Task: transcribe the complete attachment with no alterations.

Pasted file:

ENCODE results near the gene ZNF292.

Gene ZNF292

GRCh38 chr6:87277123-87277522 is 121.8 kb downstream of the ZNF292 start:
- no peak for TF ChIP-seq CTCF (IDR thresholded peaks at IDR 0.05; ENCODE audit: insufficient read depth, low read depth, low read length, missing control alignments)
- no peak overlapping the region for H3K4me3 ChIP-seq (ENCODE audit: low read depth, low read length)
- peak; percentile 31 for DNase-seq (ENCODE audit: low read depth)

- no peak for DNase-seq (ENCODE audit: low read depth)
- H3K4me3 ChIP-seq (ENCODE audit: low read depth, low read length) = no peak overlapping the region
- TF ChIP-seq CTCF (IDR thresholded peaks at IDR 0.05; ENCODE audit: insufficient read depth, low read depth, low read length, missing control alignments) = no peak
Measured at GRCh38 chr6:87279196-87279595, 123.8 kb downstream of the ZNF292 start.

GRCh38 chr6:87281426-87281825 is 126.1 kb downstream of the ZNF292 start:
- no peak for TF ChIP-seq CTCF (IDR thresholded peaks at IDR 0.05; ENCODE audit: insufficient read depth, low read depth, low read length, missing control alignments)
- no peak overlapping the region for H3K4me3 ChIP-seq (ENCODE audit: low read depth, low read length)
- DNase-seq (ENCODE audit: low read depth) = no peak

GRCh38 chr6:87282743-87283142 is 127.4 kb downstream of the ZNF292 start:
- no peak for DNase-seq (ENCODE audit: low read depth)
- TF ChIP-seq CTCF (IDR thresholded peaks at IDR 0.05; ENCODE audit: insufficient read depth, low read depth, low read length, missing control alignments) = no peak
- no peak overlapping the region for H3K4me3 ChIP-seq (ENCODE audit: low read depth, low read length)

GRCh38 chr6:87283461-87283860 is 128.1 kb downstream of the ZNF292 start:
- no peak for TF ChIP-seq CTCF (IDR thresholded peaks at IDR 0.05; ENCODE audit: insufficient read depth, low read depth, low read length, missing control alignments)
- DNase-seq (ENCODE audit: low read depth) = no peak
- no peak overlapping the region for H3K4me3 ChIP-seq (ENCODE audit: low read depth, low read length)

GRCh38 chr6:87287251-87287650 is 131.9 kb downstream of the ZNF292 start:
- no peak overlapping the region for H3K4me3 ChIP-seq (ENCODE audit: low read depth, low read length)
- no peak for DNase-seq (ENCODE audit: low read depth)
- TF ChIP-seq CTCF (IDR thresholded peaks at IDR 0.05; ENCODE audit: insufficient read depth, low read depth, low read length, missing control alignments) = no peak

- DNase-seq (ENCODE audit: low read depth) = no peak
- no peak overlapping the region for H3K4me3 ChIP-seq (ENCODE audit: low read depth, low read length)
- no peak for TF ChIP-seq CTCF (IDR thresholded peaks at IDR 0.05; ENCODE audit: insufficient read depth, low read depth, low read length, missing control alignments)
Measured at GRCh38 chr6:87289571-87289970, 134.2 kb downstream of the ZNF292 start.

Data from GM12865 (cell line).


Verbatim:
ENCODE results near the gene ZNF292.

Gene ZNF292

GRCh38 chr6:87277123-87277522 is 121.8 kb downstream of the ZNF292 start:
- no peak for TF ChIP-seq CTCF (IDR thresholded peaks at IDR 0.05; ENCODE audit: insufficient read depth, low read depth, low read length, missing control alignments)
- no peak overlapping the region for H3K4me3 ChIP-seq (ENCODE audit: low read depth, low read length)
- peak; percentile 31 for DNase-seq (ENCODE audit: low read depth)

- no peak for DNase-seq (ENCODE audit: low read depth)
- H3K4me3 ChIP-seq (ENCODE audit: low read depth, low read length) = no peak overlapping the region
- TF ChIP-seq CTCF (IDR thresholded peaks at IDR 0.05; ENCODE audit: insufficient read depth, low read depth, low read length, missing control alignments) = no peak
Measured at GRCh38 chr6:87279196-87279595, 123.8 kb downstream of the ZNF292 start.

GRCh38 chr6:87281426-87281825 is 126.1 kb downstream of the ZNF292 start:
- no peak for TF ChIP-seq CTCF (IDR thresholded peaks at IDR 0.05; ENCODE audit: insufficient read depth, low read depth, low read length, missing control alignments)
- no peak overlapping the region for H3K4me3 ChIP-seq (ENCODE audit: low read depth, low read length)
- DNase-seq (ENCODE audit: low read depth) = no peak

GRCh38 chr6:87282743-87283142 is 127.4 kb downstream of the ZNF292 start:
- no peak for DNase-seq (ENCODE audit: low read depth)
- TF ChIP-seq CTCF (IDR thresholded peaks at IDR 0.05; ENCODE audit: insufficient read depth, low read depth, low read length, missing control alignments) = no peak
- no peak overlapping the region for H3K4me3 ChIP-seq (ENCODE audit: low read depth, low read length)

GRCh38 chr6:87283461-87283860 is 128.1 kb downstream of the ZNF292 start:
- no peak for TF ChIP-seq CTCF (IDR thresholded peaks at IDR 0.05; ENCODE audit: insufficient read depth, low read depth, low read length, missing control alignments)
- DNase-seq (ENCODE audit: low read depth) = no peak
- no peak overlapping the region for H3K4me3 ChIP-seq (ENCODE audit: low read depth, low read length)

GRCh38 chr6:87287251-87287650 is 131.9 kb downstream of the ZNF292 start:
- no peak overlapping the region for H3K4me3 ChIP-seq (ENCODE audit: low read depth, low read length)
- no peak for DNase-seq (ENCODE audit: low read depth)
- TF ChIP-seq CTCF (IDR thresholded peaks at IDR 0.05; ENCODE audit: insufficient read depth, low read depth, low read length, missing control alignments) = no peak

- DNase-seq (ENCODE audit: low read depth) = no peak
- no peak overlapping the region for H3K4me3 ChIP-seq (ENCODE audit: low read depth, low read length)
- no peak for TF ChIP-seq CTCF (IDR thresholded peaks at IDR 0.05; ENCODE audit: insufficient read depth, low read depth, low read length, missing control alignments)
Measured at GRCh38 chr6:87289571-87289970, 134.2 kb downstream of the ZNF292 start.

Data from GM12865 (cell line).